Through the doorway, Dalia looked out at the jacaranda tree her father had planted amid the flower beds. As a girl, Dalia had loved to water the deep red Queen Elizabeth roses, with their overwhelming perfume. Near the jacaranda stood the lemon tree. Another family had planted that tree; it was already bearing fruit when Dalia and her parents arrived nearly nineteen years earlier. Dalia was aware she had grown up in an Arab house, and sometimes she wondered about the previous residents. Had children lived here? How many? How old? In school Dalia had learned that the Arabs had fled like cowards, with their hot soup still steaming on the table. As a younger child, she hadn’t questioned this story, but the older she got, the less sense it made: Why would anyone voluntarily leave such a beautiful house?
Bashir, Yasser, and Ghiath emerged from the bus into a hot, glaring world at once bizarre and familiar. They could see the old municipality building, and the town cinema, and the edge of the neighborhood where they were raised. But none of the streets seemed familiar, at least not at first; they all had new names. Most of the old buildings were covered with brightly colored signs in blocky, indecipherable Hebrew lettering. On some of the building archways, the remnants of the original flowing Arabic cursive remained.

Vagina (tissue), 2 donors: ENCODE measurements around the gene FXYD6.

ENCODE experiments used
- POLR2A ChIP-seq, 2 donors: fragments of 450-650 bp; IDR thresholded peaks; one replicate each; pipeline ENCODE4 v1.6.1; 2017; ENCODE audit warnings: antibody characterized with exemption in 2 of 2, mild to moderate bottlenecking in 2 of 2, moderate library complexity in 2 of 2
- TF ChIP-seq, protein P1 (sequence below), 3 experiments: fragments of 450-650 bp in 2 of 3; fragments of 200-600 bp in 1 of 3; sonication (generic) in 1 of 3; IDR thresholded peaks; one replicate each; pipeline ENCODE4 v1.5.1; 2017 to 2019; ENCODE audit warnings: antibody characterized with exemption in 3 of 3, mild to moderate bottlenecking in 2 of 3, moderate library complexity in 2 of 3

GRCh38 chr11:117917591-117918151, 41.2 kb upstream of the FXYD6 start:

Suddenly Yasser, the eldest, spotted something he knew: the old neighborhood butcher's shop. He quickly walked inside, his cousins following, and threw his arms around the butcher, kissing both his cheeks in the customary way of the Arabs. "Abu Mohammad!" Yasser shouted in glee. "Don’t you recognize me? Habibi, my dear friend, I recognize you! We meet again!"